The government's primary charge against Microsoft is that it tries to kill any competitive threat to Windows. As evidence, it has alleged that the company attempted to subvert Sun Microsystems Inc.'s Java programming language--a product that allows software developers to write programs that run on any operating system, thereby giving Windows no special advantage over other products.
Justice says that by creating its own version of Java, Microsoft was attempting to destroy the rival product's key advantage: its ability to run on all types of hardware. Justice offered up a heap of incriminating internal E-mail as proof of Microsoft's malicious intent. Some don't leave much room for innocent explanation. In one, platforms and applications Vice-President Paul Maritz told former Microsoft exec Brad A. Silverberg that a need exists "to fundamentally blunt [Java] momentum" to "protect our core asset Windows." The government's charges were bolstered when a California federal judge recently awarded Sun a preliminary injunction in a suit charging Microsoft with violating its Java license.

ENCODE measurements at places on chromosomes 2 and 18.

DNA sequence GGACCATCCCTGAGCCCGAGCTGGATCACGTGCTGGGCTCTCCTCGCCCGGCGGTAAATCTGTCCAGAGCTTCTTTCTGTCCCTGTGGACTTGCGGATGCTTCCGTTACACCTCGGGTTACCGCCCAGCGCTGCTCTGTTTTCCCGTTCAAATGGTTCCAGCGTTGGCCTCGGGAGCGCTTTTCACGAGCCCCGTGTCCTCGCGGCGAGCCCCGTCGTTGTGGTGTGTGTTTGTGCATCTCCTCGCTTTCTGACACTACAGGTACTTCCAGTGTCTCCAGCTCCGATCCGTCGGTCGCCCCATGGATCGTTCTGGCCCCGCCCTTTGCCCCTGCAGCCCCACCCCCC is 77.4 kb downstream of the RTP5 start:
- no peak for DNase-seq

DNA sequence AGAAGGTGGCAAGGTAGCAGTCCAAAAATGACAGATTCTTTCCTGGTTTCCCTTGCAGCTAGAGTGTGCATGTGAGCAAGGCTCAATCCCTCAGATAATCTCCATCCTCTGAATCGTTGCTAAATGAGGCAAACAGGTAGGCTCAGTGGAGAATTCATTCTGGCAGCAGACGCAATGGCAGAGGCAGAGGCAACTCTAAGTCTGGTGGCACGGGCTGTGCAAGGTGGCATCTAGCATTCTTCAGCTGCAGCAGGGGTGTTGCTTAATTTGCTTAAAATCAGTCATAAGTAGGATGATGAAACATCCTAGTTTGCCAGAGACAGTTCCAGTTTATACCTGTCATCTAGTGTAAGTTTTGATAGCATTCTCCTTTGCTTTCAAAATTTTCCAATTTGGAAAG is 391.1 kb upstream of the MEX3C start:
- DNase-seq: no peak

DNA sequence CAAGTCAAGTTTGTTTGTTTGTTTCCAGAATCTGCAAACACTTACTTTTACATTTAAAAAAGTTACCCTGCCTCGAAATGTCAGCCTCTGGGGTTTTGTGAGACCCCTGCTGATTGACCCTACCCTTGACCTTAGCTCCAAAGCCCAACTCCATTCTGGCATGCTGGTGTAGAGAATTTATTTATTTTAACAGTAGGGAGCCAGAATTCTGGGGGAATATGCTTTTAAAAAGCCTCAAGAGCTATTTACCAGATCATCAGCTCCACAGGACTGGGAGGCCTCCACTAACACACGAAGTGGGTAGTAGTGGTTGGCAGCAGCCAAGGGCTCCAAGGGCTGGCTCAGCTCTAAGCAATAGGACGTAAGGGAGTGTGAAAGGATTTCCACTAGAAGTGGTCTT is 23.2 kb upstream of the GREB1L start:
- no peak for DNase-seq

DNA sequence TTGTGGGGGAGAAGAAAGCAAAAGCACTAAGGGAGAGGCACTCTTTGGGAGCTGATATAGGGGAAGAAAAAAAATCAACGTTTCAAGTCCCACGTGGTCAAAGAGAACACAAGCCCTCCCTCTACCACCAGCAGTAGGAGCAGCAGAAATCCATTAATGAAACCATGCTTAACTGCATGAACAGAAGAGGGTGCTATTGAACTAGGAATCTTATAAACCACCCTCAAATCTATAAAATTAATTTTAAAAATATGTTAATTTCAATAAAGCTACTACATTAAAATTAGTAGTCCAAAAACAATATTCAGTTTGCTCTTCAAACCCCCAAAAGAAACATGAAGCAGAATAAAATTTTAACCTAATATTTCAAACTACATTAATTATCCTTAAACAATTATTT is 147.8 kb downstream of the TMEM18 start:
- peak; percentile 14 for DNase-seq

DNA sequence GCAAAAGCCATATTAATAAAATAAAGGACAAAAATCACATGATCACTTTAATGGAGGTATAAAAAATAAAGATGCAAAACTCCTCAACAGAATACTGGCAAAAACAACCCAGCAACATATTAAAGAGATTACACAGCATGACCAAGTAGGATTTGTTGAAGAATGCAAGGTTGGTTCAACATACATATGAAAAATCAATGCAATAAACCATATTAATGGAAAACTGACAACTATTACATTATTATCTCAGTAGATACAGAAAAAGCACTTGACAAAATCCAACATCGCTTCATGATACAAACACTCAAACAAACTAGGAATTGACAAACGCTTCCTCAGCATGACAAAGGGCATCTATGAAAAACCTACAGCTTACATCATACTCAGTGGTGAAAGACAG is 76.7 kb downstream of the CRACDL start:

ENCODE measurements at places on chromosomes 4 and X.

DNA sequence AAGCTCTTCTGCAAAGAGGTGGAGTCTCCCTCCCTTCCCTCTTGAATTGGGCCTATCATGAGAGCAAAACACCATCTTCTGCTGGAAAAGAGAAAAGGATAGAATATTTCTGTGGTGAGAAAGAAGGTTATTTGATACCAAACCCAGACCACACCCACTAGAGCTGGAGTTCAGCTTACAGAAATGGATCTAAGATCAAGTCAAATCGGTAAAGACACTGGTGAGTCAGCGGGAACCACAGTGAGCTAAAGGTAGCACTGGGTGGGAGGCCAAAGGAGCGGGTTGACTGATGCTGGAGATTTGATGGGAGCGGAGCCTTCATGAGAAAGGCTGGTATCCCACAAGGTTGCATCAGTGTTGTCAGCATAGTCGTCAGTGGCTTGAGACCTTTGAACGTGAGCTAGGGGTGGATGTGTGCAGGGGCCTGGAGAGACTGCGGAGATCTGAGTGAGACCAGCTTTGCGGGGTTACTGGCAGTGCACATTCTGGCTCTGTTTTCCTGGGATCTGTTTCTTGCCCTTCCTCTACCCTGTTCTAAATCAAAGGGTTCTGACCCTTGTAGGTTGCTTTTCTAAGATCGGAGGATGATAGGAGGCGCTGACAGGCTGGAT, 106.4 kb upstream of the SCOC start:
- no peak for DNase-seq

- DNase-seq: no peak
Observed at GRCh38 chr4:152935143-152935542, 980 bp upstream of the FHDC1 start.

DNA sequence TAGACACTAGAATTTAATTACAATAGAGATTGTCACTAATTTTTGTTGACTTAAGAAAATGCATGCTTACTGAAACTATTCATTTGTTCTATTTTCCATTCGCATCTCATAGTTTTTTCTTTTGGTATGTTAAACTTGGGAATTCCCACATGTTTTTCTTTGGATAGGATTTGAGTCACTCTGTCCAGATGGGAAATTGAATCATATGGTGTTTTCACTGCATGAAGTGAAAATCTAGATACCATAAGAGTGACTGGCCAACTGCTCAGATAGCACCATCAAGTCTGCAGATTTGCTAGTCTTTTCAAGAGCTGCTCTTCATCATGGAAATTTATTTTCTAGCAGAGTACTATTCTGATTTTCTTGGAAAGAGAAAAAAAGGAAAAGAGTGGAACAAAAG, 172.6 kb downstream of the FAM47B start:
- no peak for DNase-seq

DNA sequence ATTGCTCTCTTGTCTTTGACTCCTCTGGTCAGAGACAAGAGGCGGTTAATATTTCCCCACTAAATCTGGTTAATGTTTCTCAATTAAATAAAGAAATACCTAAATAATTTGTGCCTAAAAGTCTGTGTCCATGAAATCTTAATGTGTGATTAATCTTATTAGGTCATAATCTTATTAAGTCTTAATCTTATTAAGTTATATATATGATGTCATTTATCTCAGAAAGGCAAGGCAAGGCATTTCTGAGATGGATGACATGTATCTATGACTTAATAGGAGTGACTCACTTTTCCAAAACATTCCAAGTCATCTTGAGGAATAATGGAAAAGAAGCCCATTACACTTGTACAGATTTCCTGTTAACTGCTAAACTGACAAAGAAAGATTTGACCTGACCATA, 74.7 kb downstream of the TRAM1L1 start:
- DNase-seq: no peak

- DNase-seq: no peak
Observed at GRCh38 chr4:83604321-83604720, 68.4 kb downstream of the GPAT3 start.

But Justice's argument has one big hole: When Microsoft modified Java, it improved it. During testimony by James A. Gosling, a top scientist at Sun, Microsoft's legal team presented a stack of evidence that Java does not really work as it's advertised to. The judge seemed impressed. At the end of Gosling's testimony, Jackson put him on the spot: Microsoft's lawyers have "presented evidence that Microsoft grasped the importance of Java and ran with it and just made a better product. What's your response?" Gosling admitted that Microsoft's Java "virtual machine," the software that allows Java-based programs to run on a computer, is superior in some ways and that Microsoft has improved its technology faster than Sun.